Wednesday, October 13, 2021

Trademark vs right of publicity

vegas, 2012

 There is a post Monday Oct. 11 about right of publicity as intellectual property.


But it is instructive to compare it to trademark.  

Thursday, September 09, 2021

Should personal sites have "common word" or commercial-sounding names if they don't actually conduct commerce?

 

my 1997 dadt book cover

OK, recently I reported the scheduled renewal of my “Doaskdotell” domain name, which formally will happen Dec. 2, 2021.

The previous renewal had occurred in 2016 for five years.  There was no change in yearly price. I did change it to private registration.

Given the polarized political climate that has developed since 2016 through the Trump term, I’ve becoming increasingly concerned that even infrastructure companies might become resistant to hosting “gratuitous” sites – those with commercial-sounding names that don’t actually process and sales with consumers or other businesses, but merely express philosophical opinions – because the speaker wants to say them, free of encumbrance from others tied to “they” (without activism through conventional channels of social “solidarity”).

The renewal is for two years and the commercial rationale is screenplay development.  I could not really justify it on book sales alone now (the material is “aged”). 

Back in late 2019 I was invited to go to a pitchfest in Los Angeles held in early 2020.  The pandemic caused me to cancel the trip at some loss, although I got some feedback online, for a sci-fi script “Second Epiphany” that incorporates materials from all three DADT books as backstories. I’ve also been interacting with a Facebook screenwriting group, and plan to craft three scripts based on stories in the books.  Having some volume of actual scripts as well as treatments will help improve the chance of real commercial interest in the film business.

Wednesday, August 11, 2021

Use of Google's reCAPTCHA leaves some small websites vulnerable to demands from an apparent patent troll (EFF), seems to break the normal model for proper software licensing

 

chess game

Electronic Frontier Foundation, in an article by Joe Mullin (Aug. 6, 2021), reports what sounds like horrifying abuse and trolling of the patent system with respect to the Captcha device used by many websites to prevent spam sign on.  It is indeed "stupid patent of the month". 

Many websites use Google’s reCAPTCHA system for user login, in order to prevent spam bots from signin in. According to EFF, owners of some websites (which in at least one case was an individual person) have gotten demand letters from a startup called Defenders of the American Dream LLC, claiming essentially (as far as I can tell) that Google illegally offered its CAPTCHA system for free by taking technology from startups that had preceded DAD and that somehow DAD has bought.

Normally when a website uses an application from a major corporate vendor, it simply licenses the use from that vendor.  When these products come from very large companies like Microsoft and Google, the licensing fees are often nominal or free (which sort of nixes an anti-competitive argument, maybe, affecting consumers). But software licenses are a copyright consideration, not patent, so maybe the patent part of it falls through the cracks.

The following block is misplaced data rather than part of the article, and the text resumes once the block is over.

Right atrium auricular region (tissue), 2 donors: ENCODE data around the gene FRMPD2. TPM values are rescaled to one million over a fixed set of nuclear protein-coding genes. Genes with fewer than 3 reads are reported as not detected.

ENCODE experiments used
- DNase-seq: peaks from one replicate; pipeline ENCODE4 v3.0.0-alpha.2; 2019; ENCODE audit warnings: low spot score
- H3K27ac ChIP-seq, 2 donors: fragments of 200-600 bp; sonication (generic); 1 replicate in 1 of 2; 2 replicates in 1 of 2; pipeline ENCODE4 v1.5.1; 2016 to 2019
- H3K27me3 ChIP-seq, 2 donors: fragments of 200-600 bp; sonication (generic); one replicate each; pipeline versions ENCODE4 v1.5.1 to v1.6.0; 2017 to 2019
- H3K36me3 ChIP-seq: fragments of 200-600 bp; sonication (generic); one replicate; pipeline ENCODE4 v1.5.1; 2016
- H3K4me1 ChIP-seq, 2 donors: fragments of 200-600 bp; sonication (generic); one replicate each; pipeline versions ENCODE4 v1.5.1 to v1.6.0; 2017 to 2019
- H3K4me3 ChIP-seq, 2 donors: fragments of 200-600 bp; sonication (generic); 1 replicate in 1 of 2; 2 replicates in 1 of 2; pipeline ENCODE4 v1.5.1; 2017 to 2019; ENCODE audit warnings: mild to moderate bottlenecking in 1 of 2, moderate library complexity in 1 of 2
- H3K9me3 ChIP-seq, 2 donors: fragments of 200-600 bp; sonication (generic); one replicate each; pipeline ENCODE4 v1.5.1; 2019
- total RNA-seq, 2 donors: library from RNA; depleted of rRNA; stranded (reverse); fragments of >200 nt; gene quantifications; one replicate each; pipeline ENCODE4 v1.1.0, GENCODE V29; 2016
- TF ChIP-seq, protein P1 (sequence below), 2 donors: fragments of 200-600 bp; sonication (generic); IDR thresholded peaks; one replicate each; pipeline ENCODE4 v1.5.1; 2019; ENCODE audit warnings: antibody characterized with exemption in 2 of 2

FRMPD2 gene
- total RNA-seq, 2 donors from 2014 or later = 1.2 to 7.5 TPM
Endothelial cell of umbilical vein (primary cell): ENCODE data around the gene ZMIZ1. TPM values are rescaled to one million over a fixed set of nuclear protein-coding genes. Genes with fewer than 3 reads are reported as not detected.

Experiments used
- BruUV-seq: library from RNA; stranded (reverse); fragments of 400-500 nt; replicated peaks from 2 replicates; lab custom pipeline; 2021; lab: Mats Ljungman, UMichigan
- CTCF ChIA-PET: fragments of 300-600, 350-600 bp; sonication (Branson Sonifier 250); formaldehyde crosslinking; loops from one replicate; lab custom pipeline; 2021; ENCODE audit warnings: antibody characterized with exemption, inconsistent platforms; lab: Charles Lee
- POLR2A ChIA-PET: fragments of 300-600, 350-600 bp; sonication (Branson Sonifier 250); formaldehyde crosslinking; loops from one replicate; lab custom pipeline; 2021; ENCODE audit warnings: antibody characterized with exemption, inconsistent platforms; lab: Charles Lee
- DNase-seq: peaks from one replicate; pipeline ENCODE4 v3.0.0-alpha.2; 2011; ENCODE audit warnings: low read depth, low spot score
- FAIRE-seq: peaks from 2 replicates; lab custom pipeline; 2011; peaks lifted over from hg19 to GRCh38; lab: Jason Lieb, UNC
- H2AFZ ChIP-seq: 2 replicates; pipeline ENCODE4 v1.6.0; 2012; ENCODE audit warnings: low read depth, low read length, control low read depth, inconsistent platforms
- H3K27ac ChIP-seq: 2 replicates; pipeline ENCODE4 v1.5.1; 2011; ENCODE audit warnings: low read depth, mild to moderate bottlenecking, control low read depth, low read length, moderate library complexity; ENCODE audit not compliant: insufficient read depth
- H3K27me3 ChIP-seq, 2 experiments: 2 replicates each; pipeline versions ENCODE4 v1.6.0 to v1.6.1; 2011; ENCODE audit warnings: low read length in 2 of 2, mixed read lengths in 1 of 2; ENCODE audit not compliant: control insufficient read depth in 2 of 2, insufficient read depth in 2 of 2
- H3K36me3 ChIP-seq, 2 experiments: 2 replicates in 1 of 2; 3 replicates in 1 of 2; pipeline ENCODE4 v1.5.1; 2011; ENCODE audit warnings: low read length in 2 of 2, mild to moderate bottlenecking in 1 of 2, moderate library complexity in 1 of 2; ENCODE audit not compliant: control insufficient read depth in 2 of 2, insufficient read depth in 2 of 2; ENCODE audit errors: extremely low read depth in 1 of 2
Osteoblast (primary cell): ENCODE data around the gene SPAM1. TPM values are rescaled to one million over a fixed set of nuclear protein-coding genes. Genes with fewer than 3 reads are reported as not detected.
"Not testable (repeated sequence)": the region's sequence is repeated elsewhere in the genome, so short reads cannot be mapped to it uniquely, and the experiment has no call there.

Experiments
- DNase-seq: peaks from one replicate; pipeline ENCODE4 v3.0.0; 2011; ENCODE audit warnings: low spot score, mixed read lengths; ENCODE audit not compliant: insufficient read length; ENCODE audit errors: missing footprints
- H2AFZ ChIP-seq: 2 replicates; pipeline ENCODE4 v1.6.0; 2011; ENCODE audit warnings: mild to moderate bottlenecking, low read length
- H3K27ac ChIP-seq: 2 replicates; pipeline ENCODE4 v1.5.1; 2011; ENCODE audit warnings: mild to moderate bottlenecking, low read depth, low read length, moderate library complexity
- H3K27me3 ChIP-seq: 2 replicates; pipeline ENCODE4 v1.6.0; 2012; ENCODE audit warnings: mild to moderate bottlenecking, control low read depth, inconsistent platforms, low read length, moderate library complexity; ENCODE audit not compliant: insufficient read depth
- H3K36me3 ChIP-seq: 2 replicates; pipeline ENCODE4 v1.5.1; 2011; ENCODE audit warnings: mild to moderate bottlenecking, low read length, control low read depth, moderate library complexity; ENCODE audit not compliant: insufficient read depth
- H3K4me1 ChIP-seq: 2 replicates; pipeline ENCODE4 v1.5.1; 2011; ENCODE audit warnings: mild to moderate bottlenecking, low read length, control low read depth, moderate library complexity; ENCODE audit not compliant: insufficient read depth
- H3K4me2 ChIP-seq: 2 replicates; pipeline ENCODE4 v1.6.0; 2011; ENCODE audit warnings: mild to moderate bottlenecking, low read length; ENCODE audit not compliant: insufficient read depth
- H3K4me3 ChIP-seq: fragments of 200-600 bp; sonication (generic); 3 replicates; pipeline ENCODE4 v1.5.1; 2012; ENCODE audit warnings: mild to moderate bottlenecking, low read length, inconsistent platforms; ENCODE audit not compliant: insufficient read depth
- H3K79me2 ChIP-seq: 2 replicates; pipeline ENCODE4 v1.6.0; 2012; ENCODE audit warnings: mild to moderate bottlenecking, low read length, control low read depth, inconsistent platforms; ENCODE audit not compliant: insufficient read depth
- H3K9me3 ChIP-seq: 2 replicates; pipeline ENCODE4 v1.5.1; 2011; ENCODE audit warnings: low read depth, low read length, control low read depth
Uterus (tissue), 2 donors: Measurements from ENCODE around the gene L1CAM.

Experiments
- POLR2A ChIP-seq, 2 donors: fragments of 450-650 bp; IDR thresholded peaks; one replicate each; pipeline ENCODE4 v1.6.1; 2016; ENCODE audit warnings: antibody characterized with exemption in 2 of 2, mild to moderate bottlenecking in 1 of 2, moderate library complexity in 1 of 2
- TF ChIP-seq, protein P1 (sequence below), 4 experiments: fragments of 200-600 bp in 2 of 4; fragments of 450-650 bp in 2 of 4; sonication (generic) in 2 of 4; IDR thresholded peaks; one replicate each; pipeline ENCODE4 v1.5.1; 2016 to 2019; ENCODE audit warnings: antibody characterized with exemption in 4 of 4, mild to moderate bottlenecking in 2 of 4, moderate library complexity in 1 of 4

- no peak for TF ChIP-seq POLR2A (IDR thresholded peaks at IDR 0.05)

Suddenly, judging from the demand letter, users are legally responsible for indirect patent abuse by the company they originally licensed the product from?  This makes no sense.

I don’t require users to logon right now and don’t use the product, but I may very well need to use it starting in 2022 after my own restructuring (previous post), particularly on the “commercial” site.

This could be a problem for writers setting up Substack or Locals, maybe?

Friday, August 06, 2021

More details on my domain names or channel or blog names

 

Me, masked

As I look toward simplification and restructuring my web presence this winter (at age 78), there are two major questions.

One is, will I keep the “do ask do tell” domain name?  The renewal date is December 2, 2021.  Other sides have used to leading phrase and different tld’s for other purposes, such as AIDS or HIV infection prevention.   And the three books in my series don’t sell particularly well these days – which is common with non-fiction.  The most recent in from February 2014. 

The general idea is that to continue, the domain should have commercial activity or purpose. “Commercial” can be non-profit, but there should be goods, services, or memberships “purchased” by consumers or other entities.   Recently, since the fourth quarter of 2019 (just before the pandemic erupted), there has been more interest in the idea that motion picture material could be derived from the three books.  This has led to a change of focus on my part:  polishing a rather complicated screenplay, which I registered in May, 2021 as “Do Ask, Do Tell: Second Epiphany”.  It is perfectly reasonable, however, to title the script simply “Second Epiphany”.

More to the point, it is possible to extract three separate feature films without the complicated layering of “Second Epiphany” that would more likely follow the conventions of screenwriting (story circle, character arcs).  It has been brought to my attention that typically interest in the motion picture establishment is improved by having several completed (and registered) scripts, not just treatments or outlines based on parts of books.  In my view, work toward completing the scripts would justify keeping (renewing) the domain past Dec. 2 because there is commercial interest. 

Right now, the text of the books is available on the doaskdtell site in raw html and pdf formats.  The intention is to encourage reading from those who do not want to pay for the books (although the Kindles are just $3.99 each).   There are also supplementary footnote pages on that site.

It’s also worthy of note that one of my four Wordpress blogs is called “doaskdotellnotes” which I added at the end of 2013, which continues more footnote materials, as well as other business materials or issue-oriented materials closely connected to materials in the books.  I have also described disclosures of my financial arrangements since I manage an inherited trust (the TWIMC posts).  With the simplification this winter, it is likely that the re-registration for this domain could end (on Dec. 26, 2021).  But no final decision has been made.

The other hot issue is domains based on my name.  My legal name is John William Boushka, or John W Boushka.  Social media companies (particularly Facebook) have insisted on legal names for accounts in the past (I don’t think they allowed pen names at first, so I called myself John on FB, and “JBoushka” on Twitter,  Instagram, my small YouTube channel, and now also Minds (and possibly Odysee).  On LinkedIn, I used my Legal Name, JohnWBoushka.com.’ that was primarily for use in conventional job hunting in the past.   My nickname “Bill” given to me by my parents at birth in 1943 is how I have been “known” so I used that name as the penname for my three books. That becomes significant.